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The World Economic Forum (WEF) has created a new index to measure social mobility, which is defined in the report as, “the movement in personal circumstances either ‘upwards’ or ‘downwards’ of an individual in relation to those of their parents.”
“In absolute terms, it is the ability of a child to experience a better life than their parents. On the other hand, relative social mobility is an assessment of the impact of socio-economic background on an individual’s outcomes in life,” as shared in The Global Social Mobility Report 2020.
The Global Social Mobility Index 2020 rankings (and country scores)
1 Denmark 85.2
2 Norway 83.6
3 Finland 83.6
4 Sweden 83.5
5 Iceland 82.7
6 Netherlands 82.4
7 Switzerland 82.1
8 Austria 80.1
9 Belgium 80.1
10 Luxembourg 79.8
11 Germany 78.8
12 France 76.7
13 Slovenia 76.4
14 Canada 76.1
15 Japan 76.1
16 Australia 75.1
17 Malta 75.0
18 Ireland 75.0
19 Czech Republic 74.7
20 Singapore 74.6
— Asia rankings continue —
43 Malaysia 62.0
45 China 61.5
50 Viet Nam 57.8
55 Thailand 55.4
59 Sri Lanka 52.3
61 Philippines 51.7
67 Indonesia 49.3
72 Lao PDR 43.8
76 India 42.7
78 Bangladesh 40.2
79 Pakistan 36.7
Essentially, as a measure of social mobility, these rankings identify the best-performing economies globally when it comes to creating equally shared opportunities, regardless of socio-economic background, gender, origin and other factors.
Where Malaysia has done well
Technology access (34th globally, with a rating of 78 on 100)
- Measured on factors such as Internet users (% of adult population), rural population with electricity access (%), and mobile-broadband subscriptions (per 100 pop.).
- Denmark was the best-performing country for technology access, while Singapore performed the best in terms of Internet access in schools.
Work opportunities (24th globally, with a rating of 76 on 100)
- Measured on factors such as unemployment among labour force with basic education, ratio of female to male labour force participation rate, and workers in vulnerable employment.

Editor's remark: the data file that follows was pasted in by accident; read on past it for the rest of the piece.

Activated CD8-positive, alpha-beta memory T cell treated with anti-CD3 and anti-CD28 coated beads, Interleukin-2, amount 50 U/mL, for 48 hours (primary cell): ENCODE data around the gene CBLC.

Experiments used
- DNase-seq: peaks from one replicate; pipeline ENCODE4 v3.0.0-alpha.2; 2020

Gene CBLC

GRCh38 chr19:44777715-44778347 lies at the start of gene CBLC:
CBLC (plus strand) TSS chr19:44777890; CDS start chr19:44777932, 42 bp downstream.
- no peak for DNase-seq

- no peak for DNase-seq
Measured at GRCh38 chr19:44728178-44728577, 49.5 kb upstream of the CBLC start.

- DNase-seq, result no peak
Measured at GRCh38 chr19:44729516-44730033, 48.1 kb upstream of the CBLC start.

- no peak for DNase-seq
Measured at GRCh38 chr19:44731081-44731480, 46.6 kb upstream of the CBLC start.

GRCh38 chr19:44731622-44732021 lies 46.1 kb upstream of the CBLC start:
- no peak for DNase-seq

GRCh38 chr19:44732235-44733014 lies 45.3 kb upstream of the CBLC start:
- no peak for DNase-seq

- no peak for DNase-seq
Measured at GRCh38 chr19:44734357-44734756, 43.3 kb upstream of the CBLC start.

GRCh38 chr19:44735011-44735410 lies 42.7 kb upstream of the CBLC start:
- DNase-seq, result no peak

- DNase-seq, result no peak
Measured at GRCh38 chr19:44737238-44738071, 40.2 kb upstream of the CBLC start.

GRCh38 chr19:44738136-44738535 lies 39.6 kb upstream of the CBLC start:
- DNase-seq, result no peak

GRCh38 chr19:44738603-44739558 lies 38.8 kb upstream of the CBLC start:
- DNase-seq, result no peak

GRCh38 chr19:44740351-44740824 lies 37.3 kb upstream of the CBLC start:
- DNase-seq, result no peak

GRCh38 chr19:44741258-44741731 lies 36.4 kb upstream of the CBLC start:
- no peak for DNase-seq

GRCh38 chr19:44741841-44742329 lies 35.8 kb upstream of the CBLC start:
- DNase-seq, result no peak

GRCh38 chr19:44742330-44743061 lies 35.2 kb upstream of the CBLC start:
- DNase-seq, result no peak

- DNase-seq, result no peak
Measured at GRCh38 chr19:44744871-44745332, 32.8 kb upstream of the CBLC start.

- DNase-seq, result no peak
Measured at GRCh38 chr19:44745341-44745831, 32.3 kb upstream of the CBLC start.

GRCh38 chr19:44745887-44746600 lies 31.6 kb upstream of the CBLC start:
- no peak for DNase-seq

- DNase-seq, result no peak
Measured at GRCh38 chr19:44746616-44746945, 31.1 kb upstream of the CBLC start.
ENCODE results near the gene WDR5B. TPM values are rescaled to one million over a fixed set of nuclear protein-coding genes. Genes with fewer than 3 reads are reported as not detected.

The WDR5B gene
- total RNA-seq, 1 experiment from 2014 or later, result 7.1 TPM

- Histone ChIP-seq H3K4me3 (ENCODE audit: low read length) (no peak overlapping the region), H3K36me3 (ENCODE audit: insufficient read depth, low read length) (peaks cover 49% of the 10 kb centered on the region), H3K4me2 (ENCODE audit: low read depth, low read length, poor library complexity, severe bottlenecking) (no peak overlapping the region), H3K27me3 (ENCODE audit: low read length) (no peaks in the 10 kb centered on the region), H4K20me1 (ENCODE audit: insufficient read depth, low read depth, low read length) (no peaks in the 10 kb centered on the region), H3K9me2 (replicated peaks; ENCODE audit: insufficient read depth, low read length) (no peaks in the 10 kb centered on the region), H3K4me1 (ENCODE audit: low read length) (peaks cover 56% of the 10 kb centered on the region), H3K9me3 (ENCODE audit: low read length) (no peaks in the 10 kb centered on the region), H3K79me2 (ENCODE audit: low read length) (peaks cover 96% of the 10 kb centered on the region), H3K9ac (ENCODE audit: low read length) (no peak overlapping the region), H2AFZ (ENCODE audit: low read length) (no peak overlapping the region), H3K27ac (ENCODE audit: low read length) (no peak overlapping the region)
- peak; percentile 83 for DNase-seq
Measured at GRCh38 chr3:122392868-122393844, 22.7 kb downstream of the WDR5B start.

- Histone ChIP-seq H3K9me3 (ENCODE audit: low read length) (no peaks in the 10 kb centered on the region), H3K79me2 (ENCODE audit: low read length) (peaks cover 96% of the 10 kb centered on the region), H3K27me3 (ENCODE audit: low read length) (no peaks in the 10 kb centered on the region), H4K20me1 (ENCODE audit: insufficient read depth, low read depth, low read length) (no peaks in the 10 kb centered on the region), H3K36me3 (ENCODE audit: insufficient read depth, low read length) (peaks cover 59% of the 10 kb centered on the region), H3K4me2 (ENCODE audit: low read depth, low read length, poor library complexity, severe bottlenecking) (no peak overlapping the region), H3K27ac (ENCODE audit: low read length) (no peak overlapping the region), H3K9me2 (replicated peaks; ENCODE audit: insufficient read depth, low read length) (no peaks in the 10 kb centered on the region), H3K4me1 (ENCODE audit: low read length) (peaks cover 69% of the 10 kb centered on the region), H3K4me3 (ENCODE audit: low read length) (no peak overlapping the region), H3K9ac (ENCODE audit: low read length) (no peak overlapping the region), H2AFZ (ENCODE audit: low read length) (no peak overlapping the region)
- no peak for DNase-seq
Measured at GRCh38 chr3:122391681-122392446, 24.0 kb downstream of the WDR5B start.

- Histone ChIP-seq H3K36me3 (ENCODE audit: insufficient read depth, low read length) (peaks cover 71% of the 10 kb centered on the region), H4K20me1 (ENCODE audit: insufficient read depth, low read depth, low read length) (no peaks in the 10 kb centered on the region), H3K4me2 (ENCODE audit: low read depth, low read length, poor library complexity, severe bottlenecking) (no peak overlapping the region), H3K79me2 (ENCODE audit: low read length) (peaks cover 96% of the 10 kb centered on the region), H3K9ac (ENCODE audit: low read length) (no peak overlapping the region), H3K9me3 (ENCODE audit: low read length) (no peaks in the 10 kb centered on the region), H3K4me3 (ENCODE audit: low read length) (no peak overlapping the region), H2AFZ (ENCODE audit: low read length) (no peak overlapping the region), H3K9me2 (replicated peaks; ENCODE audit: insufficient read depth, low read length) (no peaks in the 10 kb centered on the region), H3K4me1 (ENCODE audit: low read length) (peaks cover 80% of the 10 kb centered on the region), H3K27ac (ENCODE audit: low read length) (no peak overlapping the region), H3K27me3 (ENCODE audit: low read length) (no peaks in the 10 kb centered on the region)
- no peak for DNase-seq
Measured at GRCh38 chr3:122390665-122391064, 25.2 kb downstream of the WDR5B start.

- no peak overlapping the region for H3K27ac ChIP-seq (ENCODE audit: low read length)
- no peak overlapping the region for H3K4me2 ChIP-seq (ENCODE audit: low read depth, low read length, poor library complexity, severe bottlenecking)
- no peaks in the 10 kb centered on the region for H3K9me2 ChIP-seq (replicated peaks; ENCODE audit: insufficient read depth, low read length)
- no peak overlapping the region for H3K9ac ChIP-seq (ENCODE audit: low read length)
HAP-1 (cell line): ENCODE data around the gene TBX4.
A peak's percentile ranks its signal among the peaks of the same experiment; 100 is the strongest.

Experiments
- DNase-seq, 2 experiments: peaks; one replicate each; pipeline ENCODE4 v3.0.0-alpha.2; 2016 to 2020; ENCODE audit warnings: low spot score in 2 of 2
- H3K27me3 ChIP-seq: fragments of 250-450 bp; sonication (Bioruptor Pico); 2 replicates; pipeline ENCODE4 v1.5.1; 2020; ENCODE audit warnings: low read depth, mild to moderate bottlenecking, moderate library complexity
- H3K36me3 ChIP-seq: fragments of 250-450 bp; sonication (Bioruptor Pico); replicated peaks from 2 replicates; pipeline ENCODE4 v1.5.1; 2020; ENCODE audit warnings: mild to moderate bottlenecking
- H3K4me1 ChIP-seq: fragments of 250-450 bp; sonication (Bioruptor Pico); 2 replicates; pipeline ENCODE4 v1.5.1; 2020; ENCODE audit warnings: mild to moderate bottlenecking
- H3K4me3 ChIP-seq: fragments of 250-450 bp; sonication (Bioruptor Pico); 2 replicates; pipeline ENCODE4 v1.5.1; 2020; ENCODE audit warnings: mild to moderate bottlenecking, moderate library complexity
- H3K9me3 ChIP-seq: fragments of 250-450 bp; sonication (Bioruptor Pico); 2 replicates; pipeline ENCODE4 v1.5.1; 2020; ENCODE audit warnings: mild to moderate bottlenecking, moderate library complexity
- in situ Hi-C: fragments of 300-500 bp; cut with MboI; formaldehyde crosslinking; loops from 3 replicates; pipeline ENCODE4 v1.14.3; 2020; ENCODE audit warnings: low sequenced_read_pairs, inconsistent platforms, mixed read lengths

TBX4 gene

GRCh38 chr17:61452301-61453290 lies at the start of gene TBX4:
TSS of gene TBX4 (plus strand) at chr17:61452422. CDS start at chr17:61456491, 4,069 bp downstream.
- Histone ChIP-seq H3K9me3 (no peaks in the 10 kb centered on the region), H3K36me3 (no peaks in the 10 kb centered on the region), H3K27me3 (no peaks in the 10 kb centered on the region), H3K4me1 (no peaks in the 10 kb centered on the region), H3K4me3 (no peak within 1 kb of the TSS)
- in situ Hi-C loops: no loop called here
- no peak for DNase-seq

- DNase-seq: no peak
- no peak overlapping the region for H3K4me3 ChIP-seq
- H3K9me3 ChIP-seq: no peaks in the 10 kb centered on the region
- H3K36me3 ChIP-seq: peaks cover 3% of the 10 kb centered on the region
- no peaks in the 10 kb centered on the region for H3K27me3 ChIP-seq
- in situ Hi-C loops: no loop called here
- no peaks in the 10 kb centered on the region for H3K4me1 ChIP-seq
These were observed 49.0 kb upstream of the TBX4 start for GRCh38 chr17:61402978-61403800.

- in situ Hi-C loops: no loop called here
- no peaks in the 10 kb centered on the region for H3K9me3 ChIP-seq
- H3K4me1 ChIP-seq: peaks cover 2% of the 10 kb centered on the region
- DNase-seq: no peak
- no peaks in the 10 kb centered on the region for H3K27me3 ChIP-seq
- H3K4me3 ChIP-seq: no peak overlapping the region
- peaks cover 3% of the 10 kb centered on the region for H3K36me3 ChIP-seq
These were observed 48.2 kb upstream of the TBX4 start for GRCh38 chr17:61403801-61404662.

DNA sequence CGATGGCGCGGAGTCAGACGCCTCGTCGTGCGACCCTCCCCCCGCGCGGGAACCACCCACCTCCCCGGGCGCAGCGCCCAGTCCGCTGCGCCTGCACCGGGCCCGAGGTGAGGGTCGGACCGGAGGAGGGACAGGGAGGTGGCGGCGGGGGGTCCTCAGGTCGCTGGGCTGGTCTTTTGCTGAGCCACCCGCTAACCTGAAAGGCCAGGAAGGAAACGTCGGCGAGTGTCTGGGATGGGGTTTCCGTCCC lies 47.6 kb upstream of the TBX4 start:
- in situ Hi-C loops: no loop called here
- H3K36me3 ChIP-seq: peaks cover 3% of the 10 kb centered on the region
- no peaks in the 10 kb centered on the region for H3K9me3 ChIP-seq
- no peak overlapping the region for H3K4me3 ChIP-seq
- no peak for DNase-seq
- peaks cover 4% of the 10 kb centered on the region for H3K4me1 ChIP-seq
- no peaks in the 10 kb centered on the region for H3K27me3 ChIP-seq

- Iceland was the best-performing country for work opportunities, while Thailand performed the best in terms of unemployment among labour force with basic education as well as among those with intermediate education.
Health (50th globally, with a rating of 73 on 100)
- Measured on factors such as prevalence of malnourishment (% of 5-19 year olds), inequality-adjusted healthy life expectancy index, and adolescent birth rate per 1,000 women.
- Cyprus was the best-performing country for health, while Singapore performed the best in terms of inequality-adjusted healthy life expectancy index.
Where Malaysia needs improvement
Working conditions (55th globally, with a rating of 55 on 100)
- Measured on factors such as Workers’ Rights Index, employees working more than 48 hours per week, and collective bargaining coverage ratio.
- Sweden was the best-performing country for working conditions, while Singapore performed the best in terms of cooperation in labour-employer relations.
Social protection (57th globally, with a rating of 42 on 100)
- Measured on factors such as guaranteed min. income benefits, social protection coverage (% of population), and social protection spending (% of GDP).
- Denmark was the best-performing country for social protection, while Norway performed the best in terms of social safety net protection.
Fair wage distribution (67th globally, with a rating of 33 on 100)
- Measured on factors such as ratio of bottom 40% to top 10% labour income share, adjusted labour income share, and mean income of bottom 40% (% of national mean income).
- Belgium was the best-performing country for fair wage distribution, while the Philippines performed the best in terms of low pay incidence (% of workers).
Image / WEF
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